I would always let him gaze for a moment by slowing my pace, but would then tug on the leash and Aaron would respectfully comply with head sagging until we arrive safely once again at home.
This would go on for some time since the house was empty from the time I moved into the neighborhood just three years prior to the five year anniversary. Sometimes, on our walks, we would go the other way and not cross the house, but then Aaron would be reluctant to come back into my house. When left outside, he would just stand by the gate looking for me to let him out. Eventually on these days, I would hull him in when it was getting dark. Aaron's head would sag lower than normal and rest quietly near the front door until the next walk.
This went on, as I said, for three years, but I have to admit I only noticed this trend for about eighteen months. I picked Aaron up from the shelter shortly after moving into the neighborhood. He is a mutt, but if I wanted, I could tell people he was a lab cross breed. A gentle soul that reminded me when to give him his pills for his bad heart.
The anniversary came and I read it in the local free paper sent through the mail. It wasn't front page news or even second front page news. I found the story toward the back where the front page stories were continued. There was a small black and white picture. There was a headline: "5th Anniversary of Brian's Charity Approaches with Big Plans". The picture showed Brain, at the time an eleven year old kid, with a dog sitting on the front porch of the same house three blocks away.
Brain was a child with incurable brain cancer from birth. Each day was a blessing every doctor doubted would come. Brain knew this, and with each day he collected donations to help less fortunate families with cancer fine some comfort. The charity in its 5th year continues to fund events, outings, and special moments for people to spend with family and friends who otherwise wouldn't have the means to do so.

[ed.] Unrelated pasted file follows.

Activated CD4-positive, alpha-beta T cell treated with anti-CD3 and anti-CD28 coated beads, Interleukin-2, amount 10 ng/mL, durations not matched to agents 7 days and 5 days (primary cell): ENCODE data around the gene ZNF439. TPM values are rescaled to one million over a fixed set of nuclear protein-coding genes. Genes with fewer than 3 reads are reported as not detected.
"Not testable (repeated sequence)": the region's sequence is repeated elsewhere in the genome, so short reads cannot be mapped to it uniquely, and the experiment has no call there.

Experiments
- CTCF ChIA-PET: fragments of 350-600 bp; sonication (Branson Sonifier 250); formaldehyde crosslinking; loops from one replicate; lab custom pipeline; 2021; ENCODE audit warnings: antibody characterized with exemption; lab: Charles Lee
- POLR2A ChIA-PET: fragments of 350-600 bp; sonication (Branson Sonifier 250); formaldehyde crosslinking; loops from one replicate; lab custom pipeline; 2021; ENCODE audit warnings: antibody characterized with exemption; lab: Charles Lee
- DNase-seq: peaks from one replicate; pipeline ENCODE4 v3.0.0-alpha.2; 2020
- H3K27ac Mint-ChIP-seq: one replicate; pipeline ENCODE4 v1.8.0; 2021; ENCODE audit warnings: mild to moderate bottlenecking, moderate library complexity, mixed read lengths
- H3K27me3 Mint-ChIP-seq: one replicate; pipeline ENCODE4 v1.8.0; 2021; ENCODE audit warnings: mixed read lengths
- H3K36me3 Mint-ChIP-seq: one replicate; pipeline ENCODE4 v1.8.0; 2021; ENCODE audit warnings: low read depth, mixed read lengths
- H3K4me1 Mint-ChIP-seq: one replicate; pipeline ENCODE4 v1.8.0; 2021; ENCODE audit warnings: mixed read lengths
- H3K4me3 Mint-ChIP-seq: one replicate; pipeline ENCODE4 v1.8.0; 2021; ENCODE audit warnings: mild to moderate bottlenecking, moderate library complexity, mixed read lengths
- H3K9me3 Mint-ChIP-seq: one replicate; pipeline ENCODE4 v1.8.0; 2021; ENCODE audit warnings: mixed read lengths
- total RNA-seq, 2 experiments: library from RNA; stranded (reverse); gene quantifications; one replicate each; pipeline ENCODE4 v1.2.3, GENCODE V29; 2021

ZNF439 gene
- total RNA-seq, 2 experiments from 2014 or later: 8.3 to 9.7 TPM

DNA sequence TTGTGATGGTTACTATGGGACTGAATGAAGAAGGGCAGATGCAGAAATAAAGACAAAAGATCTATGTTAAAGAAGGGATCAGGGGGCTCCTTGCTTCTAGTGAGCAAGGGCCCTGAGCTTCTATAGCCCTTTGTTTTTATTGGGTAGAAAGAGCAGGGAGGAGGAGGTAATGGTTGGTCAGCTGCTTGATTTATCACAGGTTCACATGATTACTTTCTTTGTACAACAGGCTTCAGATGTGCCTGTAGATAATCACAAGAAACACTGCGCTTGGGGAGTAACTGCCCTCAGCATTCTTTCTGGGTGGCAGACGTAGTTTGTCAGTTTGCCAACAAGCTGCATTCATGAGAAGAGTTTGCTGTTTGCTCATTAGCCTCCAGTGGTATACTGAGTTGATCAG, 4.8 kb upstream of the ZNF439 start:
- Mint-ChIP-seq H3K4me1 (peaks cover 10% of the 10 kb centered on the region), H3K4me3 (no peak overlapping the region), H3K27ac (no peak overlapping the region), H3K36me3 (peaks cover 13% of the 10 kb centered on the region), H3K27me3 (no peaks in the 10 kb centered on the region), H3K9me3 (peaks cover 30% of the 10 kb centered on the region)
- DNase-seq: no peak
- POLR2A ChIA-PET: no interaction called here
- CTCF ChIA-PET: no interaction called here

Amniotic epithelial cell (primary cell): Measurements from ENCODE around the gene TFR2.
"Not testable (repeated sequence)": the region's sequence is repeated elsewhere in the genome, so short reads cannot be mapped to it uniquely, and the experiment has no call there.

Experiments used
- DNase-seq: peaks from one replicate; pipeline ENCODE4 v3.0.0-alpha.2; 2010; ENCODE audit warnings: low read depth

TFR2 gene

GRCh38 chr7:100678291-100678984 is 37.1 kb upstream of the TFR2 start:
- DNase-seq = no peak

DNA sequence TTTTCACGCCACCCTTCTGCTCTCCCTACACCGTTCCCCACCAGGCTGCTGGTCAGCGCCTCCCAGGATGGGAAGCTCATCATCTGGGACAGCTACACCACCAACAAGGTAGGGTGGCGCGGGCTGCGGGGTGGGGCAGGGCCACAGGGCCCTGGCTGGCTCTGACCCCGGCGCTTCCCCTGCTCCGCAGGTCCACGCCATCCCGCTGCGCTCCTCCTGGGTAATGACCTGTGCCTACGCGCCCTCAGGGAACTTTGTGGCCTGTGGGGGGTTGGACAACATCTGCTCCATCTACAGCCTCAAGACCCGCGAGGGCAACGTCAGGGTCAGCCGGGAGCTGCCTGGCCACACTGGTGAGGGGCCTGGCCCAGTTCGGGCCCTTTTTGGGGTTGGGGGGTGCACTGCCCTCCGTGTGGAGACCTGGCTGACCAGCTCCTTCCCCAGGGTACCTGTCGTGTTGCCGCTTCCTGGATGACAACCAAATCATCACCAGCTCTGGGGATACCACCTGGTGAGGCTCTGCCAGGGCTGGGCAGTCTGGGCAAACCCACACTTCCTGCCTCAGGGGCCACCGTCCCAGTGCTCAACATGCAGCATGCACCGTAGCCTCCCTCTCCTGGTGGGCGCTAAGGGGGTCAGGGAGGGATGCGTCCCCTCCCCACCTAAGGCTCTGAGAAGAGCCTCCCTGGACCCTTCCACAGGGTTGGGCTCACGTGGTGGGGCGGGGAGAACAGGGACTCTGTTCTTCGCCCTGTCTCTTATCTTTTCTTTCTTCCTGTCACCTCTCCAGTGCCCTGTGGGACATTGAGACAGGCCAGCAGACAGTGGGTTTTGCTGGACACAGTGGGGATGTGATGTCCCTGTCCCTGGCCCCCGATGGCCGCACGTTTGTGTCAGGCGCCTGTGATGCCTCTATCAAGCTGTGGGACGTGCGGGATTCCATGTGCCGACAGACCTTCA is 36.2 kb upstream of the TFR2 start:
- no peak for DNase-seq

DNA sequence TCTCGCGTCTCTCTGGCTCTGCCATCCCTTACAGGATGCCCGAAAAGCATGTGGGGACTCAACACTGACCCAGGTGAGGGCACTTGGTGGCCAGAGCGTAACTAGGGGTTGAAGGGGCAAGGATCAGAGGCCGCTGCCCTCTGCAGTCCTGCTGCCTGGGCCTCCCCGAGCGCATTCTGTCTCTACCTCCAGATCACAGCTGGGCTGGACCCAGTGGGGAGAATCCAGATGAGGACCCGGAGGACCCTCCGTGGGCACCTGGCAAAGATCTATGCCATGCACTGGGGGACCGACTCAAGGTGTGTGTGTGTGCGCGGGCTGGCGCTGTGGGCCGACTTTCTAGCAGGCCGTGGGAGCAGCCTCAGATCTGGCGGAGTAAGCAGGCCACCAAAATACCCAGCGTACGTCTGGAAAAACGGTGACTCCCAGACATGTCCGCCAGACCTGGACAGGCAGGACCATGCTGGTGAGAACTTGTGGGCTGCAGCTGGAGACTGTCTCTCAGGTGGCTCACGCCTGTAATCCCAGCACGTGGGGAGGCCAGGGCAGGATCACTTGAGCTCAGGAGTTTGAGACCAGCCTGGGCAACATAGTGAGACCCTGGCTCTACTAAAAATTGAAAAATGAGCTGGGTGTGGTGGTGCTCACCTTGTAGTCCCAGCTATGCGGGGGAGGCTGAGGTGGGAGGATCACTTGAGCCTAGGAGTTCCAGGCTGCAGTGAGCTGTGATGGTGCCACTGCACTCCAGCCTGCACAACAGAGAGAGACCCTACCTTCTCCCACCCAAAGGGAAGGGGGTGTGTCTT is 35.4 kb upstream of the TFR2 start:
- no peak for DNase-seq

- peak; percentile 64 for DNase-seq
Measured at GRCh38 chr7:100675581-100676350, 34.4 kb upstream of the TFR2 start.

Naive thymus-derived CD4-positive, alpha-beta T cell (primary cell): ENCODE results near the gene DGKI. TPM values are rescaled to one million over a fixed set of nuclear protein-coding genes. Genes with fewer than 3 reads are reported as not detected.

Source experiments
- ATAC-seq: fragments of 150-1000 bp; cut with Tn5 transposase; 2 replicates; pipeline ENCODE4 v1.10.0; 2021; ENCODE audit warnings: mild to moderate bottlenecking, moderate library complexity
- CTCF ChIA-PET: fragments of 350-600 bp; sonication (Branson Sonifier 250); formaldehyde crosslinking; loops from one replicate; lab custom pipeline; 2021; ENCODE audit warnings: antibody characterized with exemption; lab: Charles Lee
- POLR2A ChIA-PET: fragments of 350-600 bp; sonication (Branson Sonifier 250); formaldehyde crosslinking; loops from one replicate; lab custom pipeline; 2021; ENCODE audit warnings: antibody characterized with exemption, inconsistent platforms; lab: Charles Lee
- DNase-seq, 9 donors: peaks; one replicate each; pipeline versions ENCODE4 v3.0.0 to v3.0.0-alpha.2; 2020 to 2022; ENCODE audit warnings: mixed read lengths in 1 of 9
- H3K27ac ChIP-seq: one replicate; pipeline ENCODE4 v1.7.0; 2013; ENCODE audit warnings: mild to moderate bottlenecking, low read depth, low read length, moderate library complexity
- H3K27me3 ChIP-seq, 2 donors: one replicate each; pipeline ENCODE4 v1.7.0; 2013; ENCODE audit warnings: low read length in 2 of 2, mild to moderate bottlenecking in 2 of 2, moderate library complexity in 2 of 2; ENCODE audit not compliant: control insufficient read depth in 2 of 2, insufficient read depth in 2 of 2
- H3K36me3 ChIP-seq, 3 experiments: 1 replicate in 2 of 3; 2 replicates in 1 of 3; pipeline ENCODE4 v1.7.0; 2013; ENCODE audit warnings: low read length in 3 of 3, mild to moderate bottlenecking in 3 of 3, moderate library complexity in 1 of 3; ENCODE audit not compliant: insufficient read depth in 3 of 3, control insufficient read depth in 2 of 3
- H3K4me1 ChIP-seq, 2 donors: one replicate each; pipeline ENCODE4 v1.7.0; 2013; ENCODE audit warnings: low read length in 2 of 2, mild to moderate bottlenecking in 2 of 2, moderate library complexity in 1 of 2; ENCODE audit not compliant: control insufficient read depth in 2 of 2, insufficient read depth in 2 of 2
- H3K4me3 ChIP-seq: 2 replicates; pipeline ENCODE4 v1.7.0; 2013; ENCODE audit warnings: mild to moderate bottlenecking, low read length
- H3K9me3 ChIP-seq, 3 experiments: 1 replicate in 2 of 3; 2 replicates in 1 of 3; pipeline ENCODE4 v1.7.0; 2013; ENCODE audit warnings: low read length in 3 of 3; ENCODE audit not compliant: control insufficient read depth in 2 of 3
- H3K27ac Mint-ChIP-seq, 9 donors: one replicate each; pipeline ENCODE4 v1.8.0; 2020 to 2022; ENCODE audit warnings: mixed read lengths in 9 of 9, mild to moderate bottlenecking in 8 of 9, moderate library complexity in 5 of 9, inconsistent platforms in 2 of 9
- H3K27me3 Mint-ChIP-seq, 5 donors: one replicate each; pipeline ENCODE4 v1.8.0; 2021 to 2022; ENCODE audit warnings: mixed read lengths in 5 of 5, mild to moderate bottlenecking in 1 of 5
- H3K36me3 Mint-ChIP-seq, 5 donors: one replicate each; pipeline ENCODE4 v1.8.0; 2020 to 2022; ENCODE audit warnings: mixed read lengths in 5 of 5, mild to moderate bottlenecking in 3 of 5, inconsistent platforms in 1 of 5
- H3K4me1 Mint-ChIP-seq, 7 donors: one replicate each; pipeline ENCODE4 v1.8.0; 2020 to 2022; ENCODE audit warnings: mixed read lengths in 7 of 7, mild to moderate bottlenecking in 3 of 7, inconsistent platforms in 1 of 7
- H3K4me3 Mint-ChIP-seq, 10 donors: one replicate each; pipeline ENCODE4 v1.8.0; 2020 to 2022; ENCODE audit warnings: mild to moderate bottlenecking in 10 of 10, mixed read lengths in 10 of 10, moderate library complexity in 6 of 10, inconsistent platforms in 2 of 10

On the 5th anniversary the house would be turned into Brian's House to run the charity needing a rezoning from the city.
Before the anniversary, Aaron and I went on a walk like we did every day. Only one day I stopped at the house and let Aaron be silent. I calmly unhooked him from the leash and he looked up at me needing permission. I nodded, and Aaron slowly walked to the front porch, sniffed at the door, then turned to face the street, laid down and put his head between his paws.
I stood watching for a moment, and then had to sit on the grass. Only one person walked past and she just gave an understanding smile. When it started to get dark, I walked over to the porch and sat next to Aaron the way Brian did. Aaron looked up to me and I down to him. He stood, and I connected the leash.
We went home and Aaron slept on the couch never again lowering his head.